The painter, famous for his vivid landscapes, was celebrated through two works typical of his approach to form and use of fragmented brushstrokes.
Louis Valtat (1869-1952), Anémones, signed oil on canvas, 38 x 46 cm/15 x 18.1 in.
The sale of two paintings by Louis Valtat (1869-1954), from the same collection, made for a red-letter occasion when they decisively topped their high estimates. A still life with a colorful palette featuring a lavish bouquet of anemones earned the highest bid: €73,139. The painting is one of a series of floral paintings illustrating his youthful involvement with the Nabi movement. Their innovative framing and bold colors also reflect an obvious kinship with those of the Fauves, of which he can be described as a forerunner. In regards to the subject itself, the modest flower was clearly a favorite with the artist, given the number of times he painted anemones during the interwar period.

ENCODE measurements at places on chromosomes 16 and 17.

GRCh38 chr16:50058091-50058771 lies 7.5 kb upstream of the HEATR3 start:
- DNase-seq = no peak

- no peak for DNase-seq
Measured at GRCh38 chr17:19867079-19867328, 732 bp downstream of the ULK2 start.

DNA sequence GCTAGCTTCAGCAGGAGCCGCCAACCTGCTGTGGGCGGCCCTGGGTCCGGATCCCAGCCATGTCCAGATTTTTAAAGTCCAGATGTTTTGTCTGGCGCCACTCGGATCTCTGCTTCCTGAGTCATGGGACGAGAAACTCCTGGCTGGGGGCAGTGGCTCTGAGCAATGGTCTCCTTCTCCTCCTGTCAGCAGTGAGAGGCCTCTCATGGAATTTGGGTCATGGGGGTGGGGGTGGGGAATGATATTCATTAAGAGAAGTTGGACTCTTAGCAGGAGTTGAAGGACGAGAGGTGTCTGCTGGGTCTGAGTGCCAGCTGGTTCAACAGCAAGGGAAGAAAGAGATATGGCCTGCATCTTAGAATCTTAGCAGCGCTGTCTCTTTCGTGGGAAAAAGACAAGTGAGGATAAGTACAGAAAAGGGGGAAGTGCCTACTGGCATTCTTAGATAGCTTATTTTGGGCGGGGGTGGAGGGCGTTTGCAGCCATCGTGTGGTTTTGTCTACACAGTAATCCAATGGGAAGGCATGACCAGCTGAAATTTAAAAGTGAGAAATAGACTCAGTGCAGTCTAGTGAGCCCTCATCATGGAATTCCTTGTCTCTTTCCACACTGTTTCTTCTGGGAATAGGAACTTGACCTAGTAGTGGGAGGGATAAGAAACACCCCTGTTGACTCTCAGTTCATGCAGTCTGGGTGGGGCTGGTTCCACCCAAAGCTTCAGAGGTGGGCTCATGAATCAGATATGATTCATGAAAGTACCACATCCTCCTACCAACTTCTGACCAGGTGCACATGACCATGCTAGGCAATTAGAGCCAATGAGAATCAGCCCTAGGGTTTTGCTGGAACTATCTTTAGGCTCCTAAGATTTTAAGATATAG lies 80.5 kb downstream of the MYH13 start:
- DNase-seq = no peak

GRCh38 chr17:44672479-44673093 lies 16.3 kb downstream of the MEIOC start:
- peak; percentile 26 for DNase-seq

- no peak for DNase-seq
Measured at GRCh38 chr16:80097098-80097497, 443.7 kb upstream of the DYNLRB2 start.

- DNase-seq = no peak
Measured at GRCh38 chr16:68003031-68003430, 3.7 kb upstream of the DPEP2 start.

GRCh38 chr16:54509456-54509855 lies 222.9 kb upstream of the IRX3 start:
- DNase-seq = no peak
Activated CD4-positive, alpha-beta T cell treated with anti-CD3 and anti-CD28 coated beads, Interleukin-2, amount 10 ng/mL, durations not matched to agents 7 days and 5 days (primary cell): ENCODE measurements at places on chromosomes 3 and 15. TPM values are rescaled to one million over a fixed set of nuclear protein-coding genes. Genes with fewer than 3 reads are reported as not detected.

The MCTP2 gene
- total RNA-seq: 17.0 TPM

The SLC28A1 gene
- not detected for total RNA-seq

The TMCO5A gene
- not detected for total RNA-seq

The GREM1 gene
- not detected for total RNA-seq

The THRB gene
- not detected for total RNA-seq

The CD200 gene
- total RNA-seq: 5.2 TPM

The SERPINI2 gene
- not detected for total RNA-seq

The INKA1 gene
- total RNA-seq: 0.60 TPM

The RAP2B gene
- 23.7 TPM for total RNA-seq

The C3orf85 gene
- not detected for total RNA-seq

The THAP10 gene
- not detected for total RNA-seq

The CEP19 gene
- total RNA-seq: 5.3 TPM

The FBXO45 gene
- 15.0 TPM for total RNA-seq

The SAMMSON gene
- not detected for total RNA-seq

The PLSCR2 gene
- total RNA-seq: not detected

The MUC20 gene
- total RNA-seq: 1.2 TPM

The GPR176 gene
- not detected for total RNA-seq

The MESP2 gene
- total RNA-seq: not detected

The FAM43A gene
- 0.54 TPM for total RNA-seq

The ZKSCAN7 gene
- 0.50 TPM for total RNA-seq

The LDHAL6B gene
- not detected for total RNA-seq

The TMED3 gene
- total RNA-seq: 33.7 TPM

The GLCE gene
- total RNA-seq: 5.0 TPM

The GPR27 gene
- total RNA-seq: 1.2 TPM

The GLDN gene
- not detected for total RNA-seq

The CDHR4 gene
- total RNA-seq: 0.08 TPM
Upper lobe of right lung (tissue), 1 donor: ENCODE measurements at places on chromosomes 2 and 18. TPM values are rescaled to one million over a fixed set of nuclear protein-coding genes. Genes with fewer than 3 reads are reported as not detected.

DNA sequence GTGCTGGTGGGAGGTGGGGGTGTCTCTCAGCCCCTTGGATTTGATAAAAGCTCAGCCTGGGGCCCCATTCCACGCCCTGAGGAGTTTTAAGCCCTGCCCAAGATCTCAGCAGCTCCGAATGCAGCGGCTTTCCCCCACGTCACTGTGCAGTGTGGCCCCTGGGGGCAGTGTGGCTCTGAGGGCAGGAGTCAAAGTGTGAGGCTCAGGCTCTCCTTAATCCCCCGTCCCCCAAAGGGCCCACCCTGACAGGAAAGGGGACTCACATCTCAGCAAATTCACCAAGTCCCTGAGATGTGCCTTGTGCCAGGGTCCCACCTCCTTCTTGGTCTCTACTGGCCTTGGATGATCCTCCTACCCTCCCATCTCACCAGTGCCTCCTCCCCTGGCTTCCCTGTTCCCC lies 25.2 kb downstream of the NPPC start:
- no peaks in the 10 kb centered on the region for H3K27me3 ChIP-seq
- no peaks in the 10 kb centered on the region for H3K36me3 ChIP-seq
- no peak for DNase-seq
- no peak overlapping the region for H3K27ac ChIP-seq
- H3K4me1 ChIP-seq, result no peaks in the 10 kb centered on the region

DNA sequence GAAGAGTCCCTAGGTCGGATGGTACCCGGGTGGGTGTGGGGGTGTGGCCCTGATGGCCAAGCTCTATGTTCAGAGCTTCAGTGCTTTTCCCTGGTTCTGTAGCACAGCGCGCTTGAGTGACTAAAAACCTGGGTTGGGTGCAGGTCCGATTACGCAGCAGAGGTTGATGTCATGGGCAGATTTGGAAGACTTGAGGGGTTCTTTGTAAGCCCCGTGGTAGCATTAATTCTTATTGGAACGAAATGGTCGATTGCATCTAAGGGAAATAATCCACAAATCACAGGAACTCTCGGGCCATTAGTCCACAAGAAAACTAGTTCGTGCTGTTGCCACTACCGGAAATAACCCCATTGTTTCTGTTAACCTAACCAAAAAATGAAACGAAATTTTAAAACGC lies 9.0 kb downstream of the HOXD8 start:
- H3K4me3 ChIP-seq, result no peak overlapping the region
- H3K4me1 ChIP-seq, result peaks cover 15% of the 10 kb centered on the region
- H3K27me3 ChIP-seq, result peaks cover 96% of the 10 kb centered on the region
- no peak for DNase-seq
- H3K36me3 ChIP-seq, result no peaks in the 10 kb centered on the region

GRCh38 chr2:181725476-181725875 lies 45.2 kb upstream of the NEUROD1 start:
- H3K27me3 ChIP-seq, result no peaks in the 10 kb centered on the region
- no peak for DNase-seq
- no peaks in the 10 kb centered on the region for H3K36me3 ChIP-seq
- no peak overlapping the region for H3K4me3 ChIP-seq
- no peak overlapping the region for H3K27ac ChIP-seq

This was followed by a landscape: Champ de coquelicots (Poppy Field: 66 x 82 cm/26 x 32.3 in), with its multitude of vibrant brushstrokes depicting the swell of wheat blowing in the wind. For this eminently lively vision (which passed through the hands of the dealer Lucien Lefèbvre-Foinet, as can be seen from a label on the back), two connoisseurs battled up to €45,712.